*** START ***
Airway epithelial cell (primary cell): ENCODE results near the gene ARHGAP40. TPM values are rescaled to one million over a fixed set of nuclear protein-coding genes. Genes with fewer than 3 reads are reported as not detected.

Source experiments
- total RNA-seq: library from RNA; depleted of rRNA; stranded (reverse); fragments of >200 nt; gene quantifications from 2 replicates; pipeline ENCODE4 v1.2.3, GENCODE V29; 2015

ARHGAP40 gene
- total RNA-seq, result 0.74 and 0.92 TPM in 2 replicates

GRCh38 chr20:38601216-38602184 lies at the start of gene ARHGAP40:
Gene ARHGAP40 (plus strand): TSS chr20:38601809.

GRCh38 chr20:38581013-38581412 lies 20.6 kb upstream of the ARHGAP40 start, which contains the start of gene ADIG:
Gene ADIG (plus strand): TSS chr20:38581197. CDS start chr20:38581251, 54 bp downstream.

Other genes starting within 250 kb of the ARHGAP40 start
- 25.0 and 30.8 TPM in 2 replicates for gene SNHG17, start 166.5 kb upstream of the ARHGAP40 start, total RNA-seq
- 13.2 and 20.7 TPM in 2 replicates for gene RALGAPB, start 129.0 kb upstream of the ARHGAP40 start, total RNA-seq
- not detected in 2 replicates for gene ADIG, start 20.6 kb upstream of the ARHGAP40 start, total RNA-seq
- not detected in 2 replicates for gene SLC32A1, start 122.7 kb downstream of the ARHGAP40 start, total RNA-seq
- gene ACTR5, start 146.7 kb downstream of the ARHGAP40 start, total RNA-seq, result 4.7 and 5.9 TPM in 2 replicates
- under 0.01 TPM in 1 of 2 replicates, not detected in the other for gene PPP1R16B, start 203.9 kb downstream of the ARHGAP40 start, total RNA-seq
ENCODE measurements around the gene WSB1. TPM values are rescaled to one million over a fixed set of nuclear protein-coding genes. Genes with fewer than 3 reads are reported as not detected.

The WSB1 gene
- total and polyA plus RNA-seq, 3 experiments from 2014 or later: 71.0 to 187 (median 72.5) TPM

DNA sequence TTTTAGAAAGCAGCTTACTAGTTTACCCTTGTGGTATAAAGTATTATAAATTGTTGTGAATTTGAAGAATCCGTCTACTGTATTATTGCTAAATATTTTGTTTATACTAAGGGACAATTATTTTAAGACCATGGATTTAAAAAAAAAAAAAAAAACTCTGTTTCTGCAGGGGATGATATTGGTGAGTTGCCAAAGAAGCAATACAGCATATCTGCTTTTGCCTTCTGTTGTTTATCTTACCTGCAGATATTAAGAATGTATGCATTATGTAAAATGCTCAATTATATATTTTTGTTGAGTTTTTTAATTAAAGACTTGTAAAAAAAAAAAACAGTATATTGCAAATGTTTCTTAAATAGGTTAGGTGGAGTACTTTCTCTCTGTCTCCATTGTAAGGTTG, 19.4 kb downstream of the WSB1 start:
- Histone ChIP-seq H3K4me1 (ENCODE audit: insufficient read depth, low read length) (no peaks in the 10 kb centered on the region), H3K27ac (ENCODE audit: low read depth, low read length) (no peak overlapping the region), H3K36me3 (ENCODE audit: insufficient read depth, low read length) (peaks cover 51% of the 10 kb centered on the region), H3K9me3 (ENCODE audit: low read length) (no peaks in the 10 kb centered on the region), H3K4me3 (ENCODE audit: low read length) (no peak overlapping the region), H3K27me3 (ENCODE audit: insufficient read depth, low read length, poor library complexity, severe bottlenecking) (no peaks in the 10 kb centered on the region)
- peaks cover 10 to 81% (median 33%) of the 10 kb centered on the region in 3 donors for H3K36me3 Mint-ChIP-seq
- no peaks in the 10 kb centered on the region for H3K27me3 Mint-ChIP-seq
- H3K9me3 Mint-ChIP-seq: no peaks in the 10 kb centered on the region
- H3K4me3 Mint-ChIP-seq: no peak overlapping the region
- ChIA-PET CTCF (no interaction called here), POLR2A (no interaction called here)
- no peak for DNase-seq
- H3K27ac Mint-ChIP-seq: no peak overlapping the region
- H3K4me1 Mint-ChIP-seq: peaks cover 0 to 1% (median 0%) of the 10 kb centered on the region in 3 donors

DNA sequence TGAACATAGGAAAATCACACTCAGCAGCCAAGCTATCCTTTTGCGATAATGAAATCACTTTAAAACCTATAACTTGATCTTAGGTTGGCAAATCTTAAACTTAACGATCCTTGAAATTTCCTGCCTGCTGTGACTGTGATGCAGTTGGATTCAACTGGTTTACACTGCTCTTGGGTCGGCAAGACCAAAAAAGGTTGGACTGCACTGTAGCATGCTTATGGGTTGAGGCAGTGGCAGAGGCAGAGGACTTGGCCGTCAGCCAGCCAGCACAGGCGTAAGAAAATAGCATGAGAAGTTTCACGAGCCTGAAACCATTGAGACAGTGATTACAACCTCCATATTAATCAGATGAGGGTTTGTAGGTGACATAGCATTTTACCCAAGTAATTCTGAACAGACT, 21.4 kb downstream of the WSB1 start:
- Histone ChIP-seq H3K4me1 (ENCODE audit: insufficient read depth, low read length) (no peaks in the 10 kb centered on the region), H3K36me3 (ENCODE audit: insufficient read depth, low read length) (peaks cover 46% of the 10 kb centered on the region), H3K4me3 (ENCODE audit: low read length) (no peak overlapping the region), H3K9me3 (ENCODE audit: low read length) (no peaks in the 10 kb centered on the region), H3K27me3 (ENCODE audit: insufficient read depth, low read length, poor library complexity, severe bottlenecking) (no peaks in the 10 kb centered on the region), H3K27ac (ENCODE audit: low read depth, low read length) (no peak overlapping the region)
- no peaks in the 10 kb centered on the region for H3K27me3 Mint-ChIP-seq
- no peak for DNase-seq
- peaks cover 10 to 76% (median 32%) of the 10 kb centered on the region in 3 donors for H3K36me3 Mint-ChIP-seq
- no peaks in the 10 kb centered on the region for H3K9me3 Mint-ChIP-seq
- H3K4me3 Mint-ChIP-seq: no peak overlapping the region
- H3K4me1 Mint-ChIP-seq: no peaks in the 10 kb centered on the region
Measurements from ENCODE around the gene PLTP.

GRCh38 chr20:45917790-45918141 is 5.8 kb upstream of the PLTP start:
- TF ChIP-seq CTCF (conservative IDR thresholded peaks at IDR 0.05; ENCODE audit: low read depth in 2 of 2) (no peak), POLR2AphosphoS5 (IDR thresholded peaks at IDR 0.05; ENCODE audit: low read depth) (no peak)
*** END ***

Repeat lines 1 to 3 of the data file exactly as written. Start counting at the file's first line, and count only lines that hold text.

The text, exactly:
Airway epithelial cell (primary cell): ENCODE results near the gene ARHGAP40. TPM values are rescaled to one million over a fixed set of nuclear protein-coding genes. Genes with fewer than 3 reads are reported as not detected.

Source experiments
- total RNA-seq: library from RNA; depleted of rRNA; stranded (reverse); fragments of >200 nt; gene quantifications from 2 replicates; pipeline ENCODE4 v1.2.3, GENCODE V29; 2015